HARSH REALITY: (From left) Snr Const Adrian Edge, Sgt Steve Webb and volunteers in policing Katherine Webb in front of the crashed car in Maryborough.
HARSH REALITY: (From left) Snr Const Adrian Edge, Sgt Steve Webb and volunteers in policing Katherine Webb in front of the crashed car in Maryborough. Eliza Wheeler

Road Safety Week wraps up on Coast

FOR emergency service workers, this Road Safety Week has been about opening the community's eyes to the car crashes and dangerous driving they deal with almost every day.

As the 2016 road toll reflects a grim year on Fraser Coast roads, with eight people dying in seven fatal crashes, police have turned to shock tactics in the hopes of stopping the road death numbers from climbing.

At some of this year's Road Safety Week events, cars involved in crashes in the Wide Bay region were put on display, for the public to see first-hand what a collision, even a non-fatal one, really looks like.

At Thursday's Maryborough markets, the crumpled remains of a blue sedan shocked the people walking past.

District Crime Prevention Officer Senior Sergeant Mel Ryan said the ugly sight had created much-needed discussion.

"So this car was actually involved in a three-vehicle crash near Bundaberg,” Snr Const Ryan said.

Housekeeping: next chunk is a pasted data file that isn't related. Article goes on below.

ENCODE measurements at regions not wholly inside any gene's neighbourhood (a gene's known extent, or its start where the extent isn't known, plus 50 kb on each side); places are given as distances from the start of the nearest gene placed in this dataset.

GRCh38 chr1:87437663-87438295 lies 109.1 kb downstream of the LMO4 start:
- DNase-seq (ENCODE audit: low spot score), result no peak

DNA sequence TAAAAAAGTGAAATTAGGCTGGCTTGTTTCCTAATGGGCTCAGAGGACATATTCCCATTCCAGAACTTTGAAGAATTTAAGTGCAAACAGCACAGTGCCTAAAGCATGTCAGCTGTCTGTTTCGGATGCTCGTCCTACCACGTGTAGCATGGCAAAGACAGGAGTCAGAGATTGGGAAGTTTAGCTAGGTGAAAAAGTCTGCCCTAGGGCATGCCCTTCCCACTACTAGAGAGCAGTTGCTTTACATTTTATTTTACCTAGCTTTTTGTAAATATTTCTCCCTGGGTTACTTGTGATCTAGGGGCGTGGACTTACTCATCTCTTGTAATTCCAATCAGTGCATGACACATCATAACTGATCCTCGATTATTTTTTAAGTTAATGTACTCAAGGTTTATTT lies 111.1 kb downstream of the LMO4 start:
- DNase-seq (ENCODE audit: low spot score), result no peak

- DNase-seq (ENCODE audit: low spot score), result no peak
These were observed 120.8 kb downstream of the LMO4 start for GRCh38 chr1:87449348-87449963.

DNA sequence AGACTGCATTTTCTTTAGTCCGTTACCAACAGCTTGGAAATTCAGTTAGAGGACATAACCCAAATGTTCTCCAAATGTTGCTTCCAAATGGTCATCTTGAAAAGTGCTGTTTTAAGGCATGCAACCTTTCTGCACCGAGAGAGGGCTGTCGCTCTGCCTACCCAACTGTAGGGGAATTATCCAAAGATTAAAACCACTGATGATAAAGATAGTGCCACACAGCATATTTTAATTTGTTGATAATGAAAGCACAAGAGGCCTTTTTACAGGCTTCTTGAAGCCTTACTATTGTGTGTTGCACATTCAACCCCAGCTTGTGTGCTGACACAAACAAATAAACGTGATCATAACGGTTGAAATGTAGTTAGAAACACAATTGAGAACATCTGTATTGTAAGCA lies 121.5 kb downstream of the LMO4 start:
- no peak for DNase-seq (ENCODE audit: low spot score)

"It definitely shocked people; they've been stopping and asking questions.

"It's a stark reminder that road safety affects everyone.”

Forensic Crash Unit Sergeant Steve Webb is all too familiar with the harsh realities of dangerous driving.

Despite attending about 500 fatal crashes throughout his career, he said a number of incidents would always stick out in his mind.

"There was one [fatal] near Howard a few years ago where five people were killed; a whole family,” Sgt Webb said.

"It was two generations, they were older, just gone like that.”

He said every crash took a toll on the officers who attended it, and the community.

The sergeant said the Fatal Five; speeding, driver inattention, drug and drink driving, fatigue and not wearing a seatbelt, were responsible for the majority of crashes in Queensland.

He said on the Fraser Coast, fatigue was a big issue.

"Because we're three hours from Brisbane and four hours from Rockhampton, we're right in that fatigue zone,” he said.

"There have been a number of crashes on the highway in that area that we cover that can be attributed to fatigue.

"Drivers need to be stopping every two hours for a rest.

"It's better to be 20 minutes late than to not arrive at all.”



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